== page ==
When it comes to filling council seats, he says what’s important is not just “getting bodies in there” but maintaining the standard of excellence. “I can rightly say that I’m proud of how this College has fared compared to others, in terms of our structure, our acting always in the public interest, our public transparency and public awareness and education, and our efficiencies. These are the reasons I feel so honoured to be president.” He says that while he understands his colleagues are stretched thin in terms of their workloads, he emphasizes the importance of the College. “You have to be willing to give something to it or we’re going to go back to where we were in the 70s and 80s,” he says.

He notes that the resources offered by CASLPO are another source of pride. “They’ve done a marvelous job with the website, with the media, and with public awareness,” he says. “I’m always on the website making sure I’m familiar with the bylaws or looking for colleagues by using the public register of members. I have followed the development of the website and enjoyed the learning modules posted there such as the one on obtaining patient consent. It’s a great way to share information.”

He says his goal now is to create an open presidency where everyone feels like they can just pick up the phone — yes, it’s a little old school, but Bob likes it that way. “I’m old fashioned,” he says with a laugh. “You can hear nuance in a person’s voice that you can’t express with your thumbs. I’d like to make people feel comfortable so they can express themselves. You should be able to say, ‘I think that’s rubbish’ and open a dialogue without being upset with each other. I’d like to bring an atmosphere of openness so we can really chew over the issues and give people the respect and acknowledgement they deserve, to use the democratic process to find consensus.”

They may sound like lofty goals, but if Bob’s track record is any indication, it won’t take him long to achieve them.

“I’ve always been interested in doing my bit, to educate the public, government, and employers, about the importance of our work. I’ve always believed we should be meeting standards because we can harm patients if we do the wrong things.”
— Bob Kroll

Bob’s keys to avoiding volunteer burnout:

“Over the years, I have tried to get a taste of all facets of the College, so one year I may have been on the Registration Committee, another year on the Inquiries, Complaints and Reports Committee, one year on a Discipline panel as a non-Council member, so the work is constantly changing. The issues confronting the College are constantly changing as well. But what has really kept me going are my Council colleagues — bright, wise, I never tire of listening to their points of view. I’ve been a committee member, chaired a couple of committees, gone from in-person meetings to teleconferencing to video.”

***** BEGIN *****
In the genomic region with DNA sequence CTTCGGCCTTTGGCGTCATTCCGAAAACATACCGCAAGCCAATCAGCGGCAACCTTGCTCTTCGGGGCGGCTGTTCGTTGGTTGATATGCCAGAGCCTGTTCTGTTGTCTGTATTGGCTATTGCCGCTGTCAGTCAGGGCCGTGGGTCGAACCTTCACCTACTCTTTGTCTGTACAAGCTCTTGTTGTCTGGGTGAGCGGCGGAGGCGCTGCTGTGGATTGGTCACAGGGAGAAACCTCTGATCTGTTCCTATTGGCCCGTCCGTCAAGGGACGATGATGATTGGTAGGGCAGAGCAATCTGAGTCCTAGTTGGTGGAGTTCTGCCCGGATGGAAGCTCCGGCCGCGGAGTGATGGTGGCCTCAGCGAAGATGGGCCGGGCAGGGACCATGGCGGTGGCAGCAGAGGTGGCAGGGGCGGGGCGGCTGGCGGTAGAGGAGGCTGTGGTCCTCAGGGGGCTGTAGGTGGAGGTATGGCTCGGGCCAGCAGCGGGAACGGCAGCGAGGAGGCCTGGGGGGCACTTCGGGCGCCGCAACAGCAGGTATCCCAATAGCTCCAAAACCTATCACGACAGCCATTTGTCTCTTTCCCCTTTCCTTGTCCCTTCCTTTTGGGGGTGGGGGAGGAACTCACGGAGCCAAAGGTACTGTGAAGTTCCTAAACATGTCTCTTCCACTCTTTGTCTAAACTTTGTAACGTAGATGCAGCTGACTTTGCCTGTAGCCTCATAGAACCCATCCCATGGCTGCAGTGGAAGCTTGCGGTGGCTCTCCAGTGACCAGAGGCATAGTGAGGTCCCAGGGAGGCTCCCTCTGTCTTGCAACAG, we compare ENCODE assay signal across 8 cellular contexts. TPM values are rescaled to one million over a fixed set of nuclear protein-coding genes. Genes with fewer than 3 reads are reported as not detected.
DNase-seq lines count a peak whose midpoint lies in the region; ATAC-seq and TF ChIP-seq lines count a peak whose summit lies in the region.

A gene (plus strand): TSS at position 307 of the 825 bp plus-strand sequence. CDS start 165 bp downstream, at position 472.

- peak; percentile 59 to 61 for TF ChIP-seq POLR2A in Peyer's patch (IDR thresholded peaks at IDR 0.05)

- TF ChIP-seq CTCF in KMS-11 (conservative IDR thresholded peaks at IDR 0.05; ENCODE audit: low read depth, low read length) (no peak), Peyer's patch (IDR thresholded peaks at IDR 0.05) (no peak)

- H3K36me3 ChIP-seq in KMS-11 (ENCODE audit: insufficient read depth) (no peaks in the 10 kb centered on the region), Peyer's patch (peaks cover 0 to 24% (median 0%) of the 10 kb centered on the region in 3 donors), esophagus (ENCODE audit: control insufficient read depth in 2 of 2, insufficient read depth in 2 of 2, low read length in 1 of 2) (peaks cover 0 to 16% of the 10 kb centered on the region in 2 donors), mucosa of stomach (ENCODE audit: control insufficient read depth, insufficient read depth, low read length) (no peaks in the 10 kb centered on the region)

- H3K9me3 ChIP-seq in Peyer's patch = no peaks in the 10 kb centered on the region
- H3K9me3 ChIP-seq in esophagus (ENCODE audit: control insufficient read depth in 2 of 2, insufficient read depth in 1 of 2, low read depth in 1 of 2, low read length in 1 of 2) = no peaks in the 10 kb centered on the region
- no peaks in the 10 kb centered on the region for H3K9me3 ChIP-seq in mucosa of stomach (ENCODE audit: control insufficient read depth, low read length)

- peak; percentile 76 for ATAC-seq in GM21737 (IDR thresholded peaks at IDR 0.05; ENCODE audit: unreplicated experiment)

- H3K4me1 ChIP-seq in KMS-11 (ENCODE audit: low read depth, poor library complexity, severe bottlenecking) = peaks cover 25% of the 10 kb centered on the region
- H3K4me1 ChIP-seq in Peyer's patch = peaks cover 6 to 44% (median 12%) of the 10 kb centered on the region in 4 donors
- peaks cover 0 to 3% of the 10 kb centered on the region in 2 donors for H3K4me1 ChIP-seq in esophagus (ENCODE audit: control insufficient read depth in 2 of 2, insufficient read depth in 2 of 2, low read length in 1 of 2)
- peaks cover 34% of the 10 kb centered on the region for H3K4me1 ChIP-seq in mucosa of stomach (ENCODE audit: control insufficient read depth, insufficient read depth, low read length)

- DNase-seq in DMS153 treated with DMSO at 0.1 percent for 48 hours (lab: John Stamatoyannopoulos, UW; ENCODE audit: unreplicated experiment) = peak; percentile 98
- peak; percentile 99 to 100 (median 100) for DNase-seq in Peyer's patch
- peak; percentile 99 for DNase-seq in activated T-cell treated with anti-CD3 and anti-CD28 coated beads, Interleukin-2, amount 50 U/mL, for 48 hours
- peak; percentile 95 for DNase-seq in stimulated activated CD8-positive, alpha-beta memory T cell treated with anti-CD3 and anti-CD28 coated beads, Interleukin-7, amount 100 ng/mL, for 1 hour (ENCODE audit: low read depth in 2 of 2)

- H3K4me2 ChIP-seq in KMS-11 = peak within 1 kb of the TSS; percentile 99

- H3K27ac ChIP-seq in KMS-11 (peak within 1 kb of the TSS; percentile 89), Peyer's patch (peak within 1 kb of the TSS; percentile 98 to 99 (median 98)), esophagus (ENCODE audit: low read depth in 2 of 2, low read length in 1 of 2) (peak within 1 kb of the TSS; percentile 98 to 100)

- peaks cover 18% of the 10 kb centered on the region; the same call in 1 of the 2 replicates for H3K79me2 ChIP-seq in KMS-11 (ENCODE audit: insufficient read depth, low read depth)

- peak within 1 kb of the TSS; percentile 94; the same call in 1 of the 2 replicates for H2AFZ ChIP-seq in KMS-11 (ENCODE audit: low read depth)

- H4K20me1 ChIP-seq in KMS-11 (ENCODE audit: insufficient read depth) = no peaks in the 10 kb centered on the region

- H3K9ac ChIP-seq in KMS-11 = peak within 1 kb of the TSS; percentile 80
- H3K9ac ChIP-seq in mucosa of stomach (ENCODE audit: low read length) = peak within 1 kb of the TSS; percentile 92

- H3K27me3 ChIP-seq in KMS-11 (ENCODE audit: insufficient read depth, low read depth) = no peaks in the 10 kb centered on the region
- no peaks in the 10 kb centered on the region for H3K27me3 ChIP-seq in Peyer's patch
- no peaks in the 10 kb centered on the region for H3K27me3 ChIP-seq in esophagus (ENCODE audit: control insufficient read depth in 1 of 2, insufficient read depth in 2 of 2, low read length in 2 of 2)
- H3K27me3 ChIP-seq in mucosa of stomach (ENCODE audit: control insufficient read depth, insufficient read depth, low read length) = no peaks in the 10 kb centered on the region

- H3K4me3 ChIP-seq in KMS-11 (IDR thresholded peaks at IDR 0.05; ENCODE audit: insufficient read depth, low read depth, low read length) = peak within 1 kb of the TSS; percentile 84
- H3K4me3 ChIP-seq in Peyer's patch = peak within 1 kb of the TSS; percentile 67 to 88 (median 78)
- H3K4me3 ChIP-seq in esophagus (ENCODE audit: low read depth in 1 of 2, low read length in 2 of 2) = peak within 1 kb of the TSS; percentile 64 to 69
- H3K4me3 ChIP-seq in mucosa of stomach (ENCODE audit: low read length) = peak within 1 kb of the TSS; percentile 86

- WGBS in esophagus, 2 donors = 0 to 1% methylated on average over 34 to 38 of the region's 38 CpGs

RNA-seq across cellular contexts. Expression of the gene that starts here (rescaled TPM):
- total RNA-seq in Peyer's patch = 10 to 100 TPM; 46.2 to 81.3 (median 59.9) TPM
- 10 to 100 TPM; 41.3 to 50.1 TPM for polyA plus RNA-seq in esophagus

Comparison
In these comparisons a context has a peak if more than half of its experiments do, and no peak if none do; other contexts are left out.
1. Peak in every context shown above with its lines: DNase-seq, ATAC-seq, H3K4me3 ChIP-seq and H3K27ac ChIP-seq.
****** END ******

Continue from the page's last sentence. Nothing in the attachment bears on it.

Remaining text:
Valuable things Bob Kroll says he has learned through serving on CASLPO Council:

Lisa Gibson

[email protected]


Do you or your colleagues have a positive patient impact story to share?

Consider sharing an experience about either your practice setting, technology usage or innovative programs implemented.  Email Lisa Gibson, Communications and Executive Office Manager for more information.

© 2024 CASLPO

© 2024 CASLPO

This website is intended to provide information to the public and registrants. Should there be difference in documentation previously distributed to CASLPO registrants, it is up to the registrant to source the latest version posted on the CASLPO website. Note: the term "member" and "registrant" are used interchangeably throughout CASLPO's website and documents. Both terms are synonymous with "member" as defined in the Regulated Health Professions Act, 1991, the Audiology and Speech-Language Pathology Act, 1991, and the Regulations under those Acts.